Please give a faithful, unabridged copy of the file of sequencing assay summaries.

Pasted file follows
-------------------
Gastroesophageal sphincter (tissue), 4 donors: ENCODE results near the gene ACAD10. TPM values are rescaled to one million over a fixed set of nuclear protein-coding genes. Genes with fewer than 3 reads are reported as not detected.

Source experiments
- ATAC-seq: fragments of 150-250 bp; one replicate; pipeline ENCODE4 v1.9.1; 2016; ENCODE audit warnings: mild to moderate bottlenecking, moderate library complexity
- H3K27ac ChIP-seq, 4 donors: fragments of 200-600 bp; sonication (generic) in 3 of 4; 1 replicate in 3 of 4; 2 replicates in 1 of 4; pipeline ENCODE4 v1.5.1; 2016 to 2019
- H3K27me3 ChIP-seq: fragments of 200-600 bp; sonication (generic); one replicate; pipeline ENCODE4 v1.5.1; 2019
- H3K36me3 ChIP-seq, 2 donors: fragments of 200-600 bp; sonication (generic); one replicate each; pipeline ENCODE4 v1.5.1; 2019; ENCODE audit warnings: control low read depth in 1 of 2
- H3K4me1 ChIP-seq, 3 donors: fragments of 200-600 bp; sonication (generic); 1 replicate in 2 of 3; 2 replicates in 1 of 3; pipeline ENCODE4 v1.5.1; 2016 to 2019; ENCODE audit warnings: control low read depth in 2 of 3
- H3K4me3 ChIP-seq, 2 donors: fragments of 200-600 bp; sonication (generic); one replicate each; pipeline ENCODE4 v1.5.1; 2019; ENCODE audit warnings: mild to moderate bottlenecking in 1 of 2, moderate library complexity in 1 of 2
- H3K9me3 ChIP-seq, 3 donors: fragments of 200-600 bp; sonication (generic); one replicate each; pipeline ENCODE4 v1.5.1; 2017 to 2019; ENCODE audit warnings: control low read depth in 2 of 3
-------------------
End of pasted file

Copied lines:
Gastroesophageal sphincter (tissue), 4 donors: ENCODE results near the gene ACAD10. TPM values are rescaled to one million over a fixed set of nuclear protein-coding genes. Genes with fewer than 3 reads are reported as not detected.

Source experiments
- ATAC-seq: fragments of 150-250 bp; one replicate; pipeline ENCODE4 v1.9.1; 2016; ENCODE audit warnings: mild to moderate bottlenecking, moderate library complexity
- H3K27ac ChIP-seq, 4 donors: fragments of 200-600 bp; sonication (generic) in 3 of 4; 1 replicate in 3 of 4; 2 replicates in 1 of 4; pipeline ENCODE4 v1.5.1; 2016 to 2019
- H3K27me3 ChIP-seq: fragments of 200-600 bp; sonication (generic); one replicate; pipeline ENCODE4 v1.5.1; 2019
- H3K36me3 ChIP-seq, 2 donors: fragments of 200-600 bp; sonication (generic); one replicate each; pipeline ENCODE4 v1.5.1; 2019; ENCODE audit warnings: control low read depth in 1 of 2
- H3K4me1 ChIP-seq, 3 donors: fragments of 200-600 bp; sonication (generic); 1 replicate in 2 of 3; 2 replicates in 1 of 3; pipeline ENCODE4 v1.5.1; 2016 to 2019; ENCODE audit warnings: control low read depth in 2 of 3
- H3K4me3 ChIP-seq, 2 donors: fragments of 200-600 bp; sonication (generic); one replicate each; pipeline ENCODE4 v1.5.1; 2019; ENCODE audit warnings: mild to moderate bottlenecking in 1 of 2, moderate library complexity in 1 of 2
- H3K9me3 ChIP-seq, 3 donors: fragments of 200-600 bp; sonication (generic); one replicate each; pipeline ENCODE4 v1.5.1; 2017 to 2019; ENCODE audit warnings: control low read depth in 2 of 3